Landowners to receive benefits for habitat enhancements; contact FSA beginning Dec. 1
LAFAYETTE, Colo. — The U.S. Department of Agriculture (USDA) recently approved a request that 30,000 acres of land be allocated for a new conservation practice — Kansas State Acres for Wildlife Enhancement (SAFE) — a continuous practice in the Conservation Reserve Program (CRP). The additional SAFE acres will be targeted in areas within the lesser prairie chicken range in the southwest portion of the state. The lesser prairie chicken is a resident grouse species known for its showy breeding displays performed on mating grounds, called “leks.” While its Kansas range has expanded for several years, it has recently become known as a species of high conservation concern throughout the high plains.

"Through cooperative efforts like the SAFE initiative, farmers and ranchers can play key roles in protecting wildlife that may be threatened or endangered," said USDA Secretary Tom Vilsack. "These additional SAFE acres will provide new opportunities for state and regional agencies, non-profit organizations, farm groups, and other conservation partners to work with farmers and ranchers to restore wildlife habitats and conserve rare species, so they don’t have to be listed under the Endangered Species Act."

The Playa Lakes Joint Venture (PLJV) worked with the Kansas Department of Wildlife and Parks, the U.S. Fish and Wildlife Service, The Nature Conservancy, Pheasants Forever, the Kansas Wildlife Federation, Audubon of Kansas, and others to develop the SAFE proposal. These target areas are places where new or re-enrolled CRP acres will provide the most benefit for the lesser prairie chicken by expanding large patches of native habitat.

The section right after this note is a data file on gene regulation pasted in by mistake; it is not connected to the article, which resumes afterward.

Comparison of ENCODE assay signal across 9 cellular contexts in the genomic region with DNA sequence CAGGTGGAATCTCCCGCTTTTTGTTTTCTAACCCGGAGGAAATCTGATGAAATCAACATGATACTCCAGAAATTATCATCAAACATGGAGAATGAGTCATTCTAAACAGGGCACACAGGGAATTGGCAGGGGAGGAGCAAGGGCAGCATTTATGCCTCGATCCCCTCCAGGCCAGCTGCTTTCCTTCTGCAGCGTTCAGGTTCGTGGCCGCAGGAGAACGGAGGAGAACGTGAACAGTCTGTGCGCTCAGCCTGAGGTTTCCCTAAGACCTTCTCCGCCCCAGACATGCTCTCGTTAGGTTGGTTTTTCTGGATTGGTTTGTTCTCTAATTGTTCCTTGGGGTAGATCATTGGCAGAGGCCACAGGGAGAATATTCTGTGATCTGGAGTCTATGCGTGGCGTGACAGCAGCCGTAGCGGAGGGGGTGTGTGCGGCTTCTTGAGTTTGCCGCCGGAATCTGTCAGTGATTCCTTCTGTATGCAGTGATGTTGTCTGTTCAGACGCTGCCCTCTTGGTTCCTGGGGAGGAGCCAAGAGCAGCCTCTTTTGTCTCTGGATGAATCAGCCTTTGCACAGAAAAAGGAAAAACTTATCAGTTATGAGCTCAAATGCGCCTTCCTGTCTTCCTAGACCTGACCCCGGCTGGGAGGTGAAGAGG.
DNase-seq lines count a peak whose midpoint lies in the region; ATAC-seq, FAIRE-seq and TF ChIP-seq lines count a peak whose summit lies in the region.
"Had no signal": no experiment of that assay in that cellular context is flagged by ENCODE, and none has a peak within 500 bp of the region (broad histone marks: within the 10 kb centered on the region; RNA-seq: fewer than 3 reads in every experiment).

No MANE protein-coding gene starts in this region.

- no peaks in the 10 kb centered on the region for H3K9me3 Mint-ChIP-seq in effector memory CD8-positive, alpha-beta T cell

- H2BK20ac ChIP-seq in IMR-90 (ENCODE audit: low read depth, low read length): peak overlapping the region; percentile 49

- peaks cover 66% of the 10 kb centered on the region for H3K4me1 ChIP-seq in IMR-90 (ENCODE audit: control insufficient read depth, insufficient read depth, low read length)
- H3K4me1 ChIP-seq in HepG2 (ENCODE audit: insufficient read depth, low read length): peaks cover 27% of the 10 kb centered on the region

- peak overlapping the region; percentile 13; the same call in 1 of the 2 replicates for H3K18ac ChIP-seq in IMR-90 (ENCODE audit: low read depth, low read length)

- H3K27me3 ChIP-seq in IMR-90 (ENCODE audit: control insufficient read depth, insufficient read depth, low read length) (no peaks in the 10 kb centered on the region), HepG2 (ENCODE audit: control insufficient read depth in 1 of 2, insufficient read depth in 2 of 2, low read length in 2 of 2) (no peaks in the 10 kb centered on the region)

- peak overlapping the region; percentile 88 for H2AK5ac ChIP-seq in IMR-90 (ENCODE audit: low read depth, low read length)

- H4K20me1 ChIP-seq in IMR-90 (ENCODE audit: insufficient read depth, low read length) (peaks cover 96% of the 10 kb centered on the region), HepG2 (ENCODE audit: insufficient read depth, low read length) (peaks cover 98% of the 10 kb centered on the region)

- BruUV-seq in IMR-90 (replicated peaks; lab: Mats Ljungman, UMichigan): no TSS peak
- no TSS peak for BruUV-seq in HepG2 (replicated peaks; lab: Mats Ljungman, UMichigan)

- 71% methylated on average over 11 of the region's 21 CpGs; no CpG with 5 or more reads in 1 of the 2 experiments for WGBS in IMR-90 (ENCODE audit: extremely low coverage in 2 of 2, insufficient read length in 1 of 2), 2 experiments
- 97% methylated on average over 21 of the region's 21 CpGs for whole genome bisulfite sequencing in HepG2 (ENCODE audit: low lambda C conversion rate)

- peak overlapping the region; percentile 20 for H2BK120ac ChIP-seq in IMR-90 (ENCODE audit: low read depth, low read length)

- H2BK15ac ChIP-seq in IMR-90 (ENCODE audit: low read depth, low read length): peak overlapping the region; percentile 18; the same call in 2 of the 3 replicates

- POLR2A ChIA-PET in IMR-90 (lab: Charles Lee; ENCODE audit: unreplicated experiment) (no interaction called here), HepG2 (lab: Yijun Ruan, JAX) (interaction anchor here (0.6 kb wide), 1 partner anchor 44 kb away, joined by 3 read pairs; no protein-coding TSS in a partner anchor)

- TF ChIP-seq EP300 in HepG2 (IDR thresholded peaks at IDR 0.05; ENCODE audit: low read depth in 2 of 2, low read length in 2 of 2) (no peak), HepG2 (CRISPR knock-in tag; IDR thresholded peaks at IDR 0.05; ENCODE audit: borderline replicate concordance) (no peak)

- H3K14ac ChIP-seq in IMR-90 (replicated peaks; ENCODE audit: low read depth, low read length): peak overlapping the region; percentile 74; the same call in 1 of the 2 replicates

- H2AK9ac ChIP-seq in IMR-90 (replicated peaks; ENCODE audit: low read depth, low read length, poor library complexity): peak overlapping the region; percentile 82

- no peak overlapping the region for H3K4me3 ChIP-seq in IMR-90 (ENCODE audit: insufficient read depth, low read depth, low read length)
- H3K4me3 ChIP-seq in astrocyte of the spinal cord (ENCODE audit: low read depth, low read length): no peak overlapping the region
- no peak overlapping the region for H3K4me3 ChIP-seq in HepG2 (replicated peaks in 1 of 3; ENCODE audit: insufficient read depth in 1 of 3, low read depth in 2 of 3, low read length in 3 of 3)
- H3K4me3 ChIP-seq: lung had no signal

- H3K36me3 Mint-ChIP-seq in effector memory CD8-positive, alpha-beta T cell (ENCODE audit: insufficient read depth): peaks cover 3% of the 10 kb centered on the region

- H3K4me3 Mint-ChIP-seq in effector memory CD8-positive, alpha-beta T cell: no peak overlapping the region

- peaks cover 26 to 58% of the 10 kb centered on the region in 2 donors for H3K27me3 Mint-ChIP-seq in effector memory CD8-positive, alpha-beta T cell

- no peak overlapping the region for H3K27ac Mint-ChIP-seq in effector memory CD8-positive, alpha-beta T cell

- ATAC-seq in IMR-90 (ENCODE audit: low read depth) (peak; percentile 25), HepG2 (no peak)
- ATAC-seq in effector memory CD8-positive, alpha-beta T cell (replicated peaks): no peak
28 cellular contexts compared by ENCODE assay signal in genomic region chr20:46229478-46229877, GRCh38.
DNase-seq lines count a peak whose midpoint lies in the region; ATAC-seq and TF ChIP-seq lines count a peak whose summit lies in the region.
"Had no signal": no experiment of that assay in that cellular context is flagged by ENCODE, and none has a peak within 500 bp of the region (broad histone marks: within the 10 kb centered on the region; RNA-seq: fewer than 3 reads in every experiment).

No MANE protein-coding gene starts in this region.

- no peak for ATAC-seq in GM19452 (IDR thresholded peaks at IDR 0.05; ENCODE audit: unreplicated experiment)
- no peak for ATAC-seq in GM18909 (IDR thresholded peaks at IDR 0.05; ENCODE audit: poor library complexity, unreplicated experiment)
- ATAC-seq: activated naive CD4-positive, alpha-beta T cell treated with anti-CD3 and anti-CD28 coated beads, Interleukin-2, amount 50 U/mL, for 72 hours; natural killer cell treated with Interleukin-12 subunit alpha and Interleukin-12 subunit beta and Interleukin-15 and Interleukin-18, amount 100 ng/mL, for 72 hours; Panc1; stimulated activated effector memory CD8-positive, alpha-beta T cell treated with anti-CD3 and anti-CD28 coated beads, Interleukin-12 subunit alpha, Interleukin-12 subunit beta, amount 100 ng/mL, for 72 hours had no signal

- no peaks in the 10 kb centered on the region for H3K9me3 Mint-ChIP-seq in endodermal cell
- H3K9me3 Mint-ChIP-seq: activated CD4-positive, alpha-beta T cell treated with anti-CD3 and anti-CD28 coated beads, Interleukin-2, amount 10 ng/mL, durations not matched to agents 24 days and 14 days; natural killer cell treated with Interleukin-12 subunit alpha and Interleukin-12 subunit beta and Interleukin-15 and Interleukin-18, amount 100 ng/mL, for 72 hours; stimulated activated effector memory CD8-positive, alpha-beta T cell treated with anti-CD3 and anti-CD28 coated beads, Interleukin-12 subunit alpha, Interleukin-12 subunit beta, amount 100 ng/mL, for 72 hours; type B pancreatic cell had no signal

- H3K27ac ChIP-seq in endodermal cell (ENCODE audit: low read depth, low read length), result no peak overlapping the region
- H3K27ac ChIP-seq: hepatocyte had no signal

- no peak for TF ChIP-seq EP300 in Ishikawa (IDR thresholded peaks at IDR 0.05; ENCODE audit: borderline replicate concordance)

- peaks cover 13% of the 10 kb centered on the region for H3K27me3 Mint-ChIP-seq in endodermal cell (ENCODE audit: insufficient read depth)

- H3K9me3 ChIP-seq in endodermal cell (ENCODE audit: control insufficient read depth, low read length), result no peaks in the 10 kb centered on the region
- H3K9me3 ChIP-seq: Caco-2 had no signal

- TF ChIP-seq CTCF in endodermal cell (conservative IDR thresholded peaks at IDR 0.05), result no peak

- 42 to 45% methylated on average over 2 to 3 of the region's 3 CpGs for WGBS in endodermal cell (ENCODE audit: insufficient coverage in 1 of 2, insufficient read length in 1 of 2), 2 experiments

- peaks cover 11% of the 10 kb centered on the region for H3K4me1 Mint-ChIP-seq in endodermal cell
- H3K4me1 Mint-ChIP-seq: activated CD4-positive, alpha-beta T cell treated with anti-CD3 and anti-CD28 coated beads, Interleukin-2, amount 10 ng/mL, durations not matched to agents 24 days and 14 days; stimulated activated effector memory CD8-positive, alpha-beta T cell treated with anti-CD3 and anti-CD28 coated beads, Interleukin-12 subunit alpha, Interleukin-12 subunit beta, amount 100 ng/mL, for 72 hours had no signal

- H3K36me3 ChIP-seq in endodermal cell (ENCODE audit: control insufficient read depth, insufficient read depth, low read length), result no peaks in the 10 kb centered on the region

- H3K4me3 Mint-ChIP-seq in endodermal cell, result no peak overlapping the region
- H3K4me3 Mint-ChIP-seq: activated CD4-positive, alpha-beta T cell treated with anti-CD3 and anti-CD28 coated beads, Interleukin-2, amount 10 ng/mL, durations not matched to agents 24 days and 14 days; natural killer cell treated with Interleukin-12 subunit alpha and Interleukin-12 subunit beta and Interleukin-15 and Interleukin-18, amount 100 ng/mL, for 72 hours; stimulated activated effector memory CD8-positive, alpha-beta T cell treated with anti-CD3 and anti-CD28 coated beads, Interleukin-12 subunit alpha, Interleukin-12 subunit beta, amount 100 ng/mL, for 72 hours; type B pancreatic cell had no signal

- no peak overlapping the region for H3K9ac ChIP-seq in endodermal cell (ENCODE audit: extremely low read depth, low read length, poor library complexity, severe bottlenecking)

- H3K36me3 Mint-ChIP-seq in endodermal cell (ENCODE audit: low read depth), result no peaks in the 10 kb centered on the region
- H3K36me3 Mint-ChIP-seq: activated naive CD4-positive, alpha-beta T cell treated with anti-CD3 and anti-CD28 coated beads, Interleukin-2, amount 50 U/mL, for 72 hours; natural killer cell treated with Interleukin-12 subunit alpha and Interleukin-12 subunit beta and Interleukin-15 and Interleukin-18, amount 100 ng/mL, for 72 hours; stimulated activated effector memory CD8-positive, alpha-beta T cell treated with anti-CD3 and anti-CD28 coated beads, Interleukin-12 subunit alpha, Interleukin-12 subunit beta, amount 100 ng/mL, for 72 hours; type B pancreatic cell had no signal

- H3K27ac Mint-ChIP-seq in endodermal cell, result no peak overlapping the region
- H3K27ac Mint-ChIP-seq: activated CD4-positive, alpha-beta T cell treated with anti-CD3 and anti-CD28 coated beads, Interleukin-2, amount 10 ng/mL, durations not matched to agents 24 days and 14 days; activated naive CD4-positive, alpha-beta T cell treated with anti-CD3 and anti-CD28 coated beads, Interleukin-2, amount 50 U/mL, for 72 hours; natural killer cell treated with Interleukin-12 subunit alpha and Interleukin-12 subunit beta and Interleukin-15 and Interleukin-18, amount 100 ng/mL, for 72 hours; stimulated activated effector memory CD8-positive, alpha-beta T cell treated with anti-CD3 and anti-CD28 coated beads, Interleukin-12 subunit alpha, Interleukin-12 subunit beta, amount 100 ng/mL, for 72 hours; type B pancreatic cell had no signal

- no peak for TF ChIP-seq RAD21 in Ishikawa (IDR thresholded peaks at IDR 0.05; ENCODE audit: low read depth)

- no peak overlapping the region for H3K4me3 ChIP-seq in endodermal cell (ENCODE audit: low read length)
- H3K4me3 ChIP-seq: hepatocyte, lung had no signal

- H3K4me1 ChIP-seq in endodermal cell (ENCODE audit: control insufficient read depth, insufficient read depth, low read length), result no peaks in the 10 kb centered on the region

The SAFE initiative is a type of conservation practice known as “spatial targeting.” Some broader scales of spatial targeting have been used in USDA programs. For example, in this year’s CRP general signup, Conservation Priority Areas (CPAs) for the lesser prairie chicken were defined by identifying target counties or target watersheds. Applicants located within the CPAs received additional points, making them more likely to be accepted into the program.

Comparatively, the spatial targeting used for the lesser prairie chicken SAFE was much more refined in both its spatial scale and targeting criteria. To define target areas, a Geographic Information System (GIS) was used to evaluate land against several criteria related to lesser prairie chicken habitat needs, including the following:

  • proximity to core lesser prairie chicken habitat patches;
  • size of nearest lesser prairie chicken habitat patch; and
  • percent of CRP expiring in areas adjacent to habitat patches.

Generally, the target areas are within 2 miles of a large habitat patch (1,235 to 74,130 acres) where a high percentage of CRP has been set to expire in 2010 and 2011.

Landowners who are interested in enrolling land in the Kansas lesser prairie chicken SAFE practice and think their land may be in one of the targeted areas should visit their local Farm Service Agency service center after Dec. 1 to get more details and find out if they are eligible.